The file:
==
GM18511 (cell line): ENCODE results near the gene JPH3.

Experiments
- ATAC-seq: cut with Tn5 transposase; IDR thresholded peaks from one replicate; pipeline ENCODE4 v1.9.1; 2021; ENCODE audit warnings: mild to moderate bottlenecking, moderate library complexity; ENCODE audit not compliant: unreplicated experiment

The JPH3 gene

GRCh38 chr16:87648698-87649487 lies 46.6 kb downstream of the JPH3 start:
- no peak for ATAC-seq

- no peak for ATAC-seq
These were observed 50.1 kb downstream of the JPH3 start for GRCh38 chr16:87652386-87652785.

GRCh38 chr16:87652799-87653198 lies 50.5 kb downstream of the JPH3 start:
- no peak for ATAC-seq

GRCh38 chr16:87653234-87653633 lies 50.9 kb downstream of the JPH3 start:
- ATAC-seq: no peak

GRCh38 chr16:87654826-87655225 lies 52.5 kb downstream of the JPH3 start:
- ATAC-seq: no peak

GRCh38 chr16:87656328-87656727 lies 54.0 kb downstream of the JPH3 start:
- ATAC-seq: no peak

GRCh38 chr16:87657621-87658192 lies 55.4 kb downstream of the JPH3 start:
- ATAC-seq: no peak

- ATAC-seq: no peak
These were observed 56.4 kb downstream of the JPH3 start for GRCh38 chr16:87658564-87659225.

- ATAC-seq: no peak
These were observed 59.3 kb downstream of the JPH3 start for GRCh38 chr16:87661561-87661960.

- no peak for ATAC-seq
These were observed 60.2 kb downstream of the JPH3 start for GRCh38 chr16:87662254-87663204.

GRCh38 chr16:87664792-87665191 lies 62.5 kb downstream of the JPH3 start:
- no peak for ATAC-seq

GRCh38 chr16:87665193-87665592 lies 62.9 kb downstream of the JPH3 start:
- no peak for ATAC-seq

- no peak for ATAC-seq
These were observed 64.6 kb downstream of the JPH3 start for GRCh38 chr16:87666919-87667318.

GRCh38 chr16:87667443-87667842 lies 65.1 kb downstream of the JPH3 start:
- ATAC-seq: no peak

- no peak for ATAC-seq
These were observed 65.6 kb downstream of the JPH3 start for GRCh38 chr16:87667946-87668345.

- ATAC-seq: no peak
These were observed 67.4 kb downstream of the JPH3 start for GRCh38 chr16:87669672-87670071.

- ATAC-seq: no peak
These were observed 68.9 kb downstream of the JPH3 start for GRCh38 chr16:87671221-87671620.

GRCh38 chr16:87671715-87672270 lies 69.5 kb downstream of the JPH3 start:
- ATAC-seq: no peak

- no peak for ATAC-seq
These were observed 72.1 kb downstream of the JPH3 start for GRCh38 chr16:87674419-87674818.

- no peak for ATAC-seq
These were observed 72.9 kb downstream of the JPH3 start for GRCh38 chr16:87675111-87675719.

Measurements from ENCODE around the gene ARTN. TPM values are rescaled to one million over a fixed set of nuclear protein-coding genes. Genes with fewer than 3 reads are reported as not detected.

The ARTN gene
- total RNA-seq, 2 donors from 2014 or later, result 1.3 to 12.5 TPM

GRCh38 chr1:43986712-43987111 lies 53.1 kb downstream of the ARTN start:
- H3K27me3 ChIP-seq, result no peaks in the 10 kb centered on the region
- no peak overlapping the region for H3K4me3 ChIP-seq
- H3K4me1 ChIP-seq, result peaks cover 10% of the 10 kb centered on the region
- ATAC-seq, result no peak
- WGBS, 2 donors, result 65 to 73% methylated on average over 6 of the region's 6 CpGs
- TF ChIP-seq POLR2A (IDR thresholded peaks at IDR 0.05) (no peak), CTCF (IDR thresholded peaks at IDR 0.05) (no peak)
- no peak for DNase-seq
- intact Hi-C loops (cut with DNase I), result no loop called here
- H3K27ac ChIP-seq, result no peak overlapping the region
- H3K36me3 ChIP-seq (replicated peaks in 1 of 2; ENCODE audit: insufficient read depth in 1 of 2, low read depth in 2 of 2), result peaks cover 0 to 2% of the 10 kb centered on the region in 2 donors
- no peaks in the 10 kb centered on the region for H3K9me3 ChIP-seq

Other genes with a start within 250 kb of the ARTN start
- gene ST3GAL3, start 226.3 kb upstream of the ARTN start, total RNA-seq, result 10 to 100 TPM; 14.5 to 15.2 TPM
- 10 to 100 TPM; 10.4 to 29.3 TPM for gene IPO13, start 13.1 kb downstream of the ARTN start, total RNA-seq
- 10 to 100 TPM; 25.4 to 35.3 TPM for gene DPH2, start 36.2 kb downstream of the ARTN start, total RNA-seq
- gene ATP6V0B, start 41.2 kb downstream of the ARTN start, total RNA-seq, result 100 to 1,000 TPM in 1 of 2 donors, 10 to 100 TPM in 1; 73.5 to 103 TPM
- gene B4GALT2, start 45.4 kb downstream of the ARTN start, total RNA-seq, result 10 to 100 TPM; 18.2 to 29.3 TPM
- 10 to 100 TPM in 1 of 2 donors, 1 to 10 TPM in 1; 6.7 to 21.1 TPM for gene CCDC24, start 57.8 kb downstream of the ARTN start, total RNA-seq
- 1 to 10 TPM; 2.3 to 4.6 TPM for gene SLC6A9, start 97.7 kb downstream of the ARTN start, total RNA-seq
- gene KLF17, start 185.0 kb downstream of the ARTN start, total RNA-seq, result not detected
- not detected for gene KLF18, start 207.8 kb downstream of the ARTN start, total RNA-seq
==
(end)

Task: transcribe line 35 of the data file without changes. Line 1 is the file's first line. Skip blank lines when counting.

- ATAC-seq: no peak